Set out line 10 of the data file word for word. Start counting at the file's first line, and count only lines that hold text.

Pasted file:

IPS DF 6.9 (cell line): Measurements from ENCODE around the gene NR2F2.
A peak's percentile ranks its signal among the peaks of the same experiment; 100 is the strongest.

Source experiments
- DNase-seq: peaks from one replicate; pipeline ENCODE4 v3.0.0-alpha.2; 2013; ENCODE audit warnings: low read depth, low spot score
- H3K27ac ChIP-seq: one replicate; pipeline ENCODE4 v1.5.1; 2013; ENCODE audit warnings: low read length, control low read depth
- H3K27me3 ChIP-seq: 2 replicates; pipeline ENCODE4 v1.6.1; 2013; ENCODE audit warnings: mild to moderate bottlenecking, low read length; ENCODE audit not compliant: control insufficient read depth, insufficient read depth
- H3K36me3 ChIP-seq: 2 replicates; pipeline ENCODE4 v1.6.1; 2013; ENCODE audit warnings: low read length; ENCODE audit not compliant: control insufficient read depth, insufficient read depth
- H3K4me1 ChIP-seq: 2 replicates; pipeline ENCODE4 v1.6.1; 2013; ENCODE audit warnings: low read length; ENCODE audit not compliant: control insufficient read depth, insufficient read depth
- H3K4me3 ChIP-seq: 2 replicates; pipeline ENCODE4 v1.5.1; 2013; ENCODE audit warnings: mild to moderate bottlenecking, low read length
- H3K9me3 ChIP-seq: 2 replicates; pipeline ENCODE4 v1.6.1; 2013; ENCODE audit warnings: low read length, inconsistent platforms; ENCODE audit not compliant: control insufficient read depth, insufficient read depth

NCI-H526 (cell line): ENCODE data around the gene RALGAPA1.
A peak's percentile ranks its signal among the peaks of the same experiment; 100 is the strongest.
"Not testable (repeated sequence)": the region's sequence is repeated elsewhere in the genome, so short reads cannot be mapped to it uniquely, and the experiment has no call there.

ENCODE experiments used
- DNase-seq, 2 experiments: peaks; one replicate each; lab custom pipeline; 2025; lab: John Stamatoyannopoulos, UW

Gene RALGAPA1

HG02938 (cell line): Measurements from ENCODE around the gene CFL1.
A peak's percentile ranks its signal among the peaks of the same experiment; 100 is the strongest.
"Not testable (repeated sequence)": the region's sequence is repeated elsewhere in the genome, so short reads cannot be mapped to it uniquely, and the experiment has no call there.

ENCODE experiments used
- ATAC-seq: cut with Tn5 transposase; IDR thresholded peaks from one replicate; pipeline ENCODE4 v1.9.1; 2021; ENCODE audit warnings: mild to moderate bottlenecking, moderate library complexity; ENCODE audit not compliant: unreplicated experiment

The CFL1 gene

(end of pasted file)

- H3K9me3 ChIP-seq: 2 replicates; pipeline ENCODE4 v1.6.1; 2013; ENCODE audit warnings: low read length, inconsistent platforms; ENCODE audit not compliant: control insufficient read depth, insufficient read depth